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Boris Johnson on Tuesday announced a £12bn annual tax rise to fund a big increase in health and social care spending in England, in a defining moment for his premiership that infuriated many in his own party.
Johnson said the “tough decision” was needed to contain a mounting waiting list crisis in hospitals and to carry out long-promised reforms to the country’s crumbling care sector.
The plan to increase national insurance contributions (NICs) by 1.25 percentage points for both employers and employees breaches Johnson’s election “guarantee” that he could fix social care without putting up key taxes.
The move, which takes effect from April 2022, will initially pay for £36bn of emergency NHS funding spread over three years to deal with the backlog in treatment caused by the Covid crisis.
Johnson said that money from the higher national insurance rates — rebranded a “health and social care levy” — would gradually be used to pay for long-term social care reforms.
The levy will also be paid by pensioners who are working.
Johnson also announced there would be an equivalent 1.25 percentage point increase in taxation of dividends, to address claims the new policy weighed unfairly on people on low earnings and did not hit the better off.
Meanwhile, ministers are also expected shortly to scrap the pensions “triple lock” to avoid giving the elderly a big state pension increase next year — breaching another manifesto promise.
Wage anomalies caused by Covid — to which pension increases would otherwise have been linked — would have seen pensions rise by more than 8 per cent next year, at a recurring cost to the Treasury of £4bn a year.
Johnson, buoyed by opinion polling suggesting the public is prepared to pay more in tax for better hospital and care provision, pressed ahead with the plan despite widespread Tory opposition.
Jacob Rees-Mogg, leader of the House of Commons, warned this week that Johnson risked a “read my lips” moment — a reference to President George HW Bush’s infamous broken promise of no new taxes.
Most of the money raised by the NICs rise will initially fund attempts to cut the NHS treatment backlog; Sajid Javid, health secretary, has warned that the current waiting list of 5.5m patients could rise to 13m without action.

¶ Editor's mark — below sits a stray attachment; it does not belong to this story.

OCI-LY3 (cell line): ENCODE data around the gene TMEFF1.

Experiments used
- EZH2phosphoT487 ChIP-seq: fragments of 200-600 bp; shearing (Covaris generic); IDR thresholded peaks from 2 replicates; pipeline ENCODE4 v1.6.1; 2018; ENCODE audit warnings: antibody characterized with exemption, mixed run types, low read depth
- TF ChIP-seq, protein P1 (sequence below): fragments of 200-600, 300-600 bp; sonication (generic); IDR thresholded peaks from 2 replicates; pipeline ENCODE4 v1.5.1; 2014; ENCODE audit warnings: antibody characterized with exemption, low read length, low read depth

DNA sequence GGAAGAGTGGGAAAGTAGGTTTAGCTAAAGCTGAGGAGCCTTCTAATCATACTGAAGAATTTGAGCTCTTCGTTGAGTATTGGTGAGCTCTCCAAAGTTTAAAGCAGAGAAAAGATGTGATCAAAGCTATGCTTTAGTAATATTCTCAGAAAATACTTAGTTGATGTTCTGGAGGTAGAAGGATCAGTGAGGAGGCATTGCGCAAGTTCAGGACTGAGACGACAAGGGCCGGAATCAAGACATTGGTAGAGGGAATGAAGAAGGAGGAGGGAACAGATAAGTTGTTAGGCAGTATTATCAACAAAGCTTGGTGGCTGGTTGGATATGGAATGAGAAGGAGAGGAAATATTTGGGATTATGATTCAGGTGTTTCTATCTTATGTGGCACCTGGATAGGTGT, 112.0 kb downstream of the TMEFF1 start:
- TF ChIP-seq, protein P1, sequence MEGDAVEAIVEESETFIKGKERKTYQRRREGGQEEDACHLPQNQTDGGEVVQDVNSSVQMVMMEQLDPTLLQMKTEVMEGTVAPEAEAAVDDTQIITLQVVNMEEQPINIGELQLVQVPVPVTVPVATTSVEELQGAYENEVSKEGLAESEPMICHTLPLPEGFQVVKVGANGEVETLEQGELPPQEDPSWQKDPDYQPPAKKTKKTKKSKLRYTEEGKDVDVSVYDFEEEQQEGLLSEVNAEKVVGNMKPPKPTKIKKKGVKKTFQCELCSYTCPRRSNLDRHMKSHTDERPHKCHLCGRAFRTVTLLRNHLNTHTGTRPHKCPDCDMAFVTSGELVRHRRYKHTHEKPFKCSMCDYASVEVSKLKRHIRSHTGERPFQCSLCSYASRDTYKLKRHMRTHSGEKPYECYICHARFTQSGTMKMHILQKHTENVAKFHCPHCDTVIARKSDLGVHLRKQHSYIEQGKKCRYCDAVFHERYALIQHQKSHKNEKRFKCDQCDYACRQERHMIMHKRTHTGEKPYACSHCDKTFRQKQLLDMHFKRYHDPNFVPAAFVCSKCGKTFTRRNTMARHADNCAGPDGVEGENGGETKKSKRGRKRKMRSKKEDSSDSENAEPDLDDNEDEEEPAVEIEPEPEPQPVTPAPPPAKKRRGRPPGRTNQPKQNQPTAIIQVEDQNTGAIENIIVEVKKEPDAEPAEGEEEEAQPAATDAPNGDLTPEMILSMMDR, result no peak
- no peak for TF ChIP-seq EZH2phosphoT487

That has raised concerns among Tory MPs — and some in the Treasury — that the NHS will swallow up the extra tax revenue and that not enough will be left over to fund longer-term social care reform.
At the heart of the social care plan is an £86,000 cap on the amount any individual can pay, a move that Johnson argues will remove the need of people to sell their homes to pay for residential care.
“This is bollocks”, fumed one backbench Conservative MP. “It’s awful, it’s terrible, it’s shocking. What the government is doing is extraordinarily bad policy.
“We are taking money away from those accruing capital to give to those with it. It’s a totem for a government without ideology, without consistency and without interest in the right governance. They will regret this in time.”
Johnson said the higher taxes would fund wider reform to social care and also extend state help to more people. Currently anybody with assets of more than £23,250 does not qualify for state help but the system will be reformed to be more generous.
In future anyone with assets or savings worth less than £20,000 will receive full state support. However people with savings worth between £20,000 to £100,000 will receive tapered help with their care costs up to the £86,000 cap.
Although Labour opposes the national insurance increase — dubbing it a “tax on jobs” — most Tory critics accept that they do not have the numbers to defeat Johnson’s plan.
Conservative ministers have now taken to describing the Tories as a party of “fair taxation”, reflecting the fact that the overall tax burden as a share of national income is at its highest since the late 1960s.
However, Rishi Sunak, chancellor, insisted that additional spending on social care would have to be funded by higher taxes rather than more borrowing; national debt currently stands at about 100 per cent of gross domestic product.
Johnson, who is seen in the Treasury as being addicted to higher spending, agreed. Sunak attempted to reduce tensions with his Downing Street neighbour on Monday, urging Tory MPs to back the prime minister.
Expectations are growing in Whitehall that Johnson is poised to reshuffle his cabinet on Thursday. One senior official said “I’m increasingly confident it’s happening”, while another ally of Johnson said “he has a plan ready to go, it’s just a question of whether he presses go”.
Johnson was planning to reshuffle his cabinet at the end of July, but was forced to change his plans when he was pinged by the Covid-19 tracking app, along with Sunak and Javid.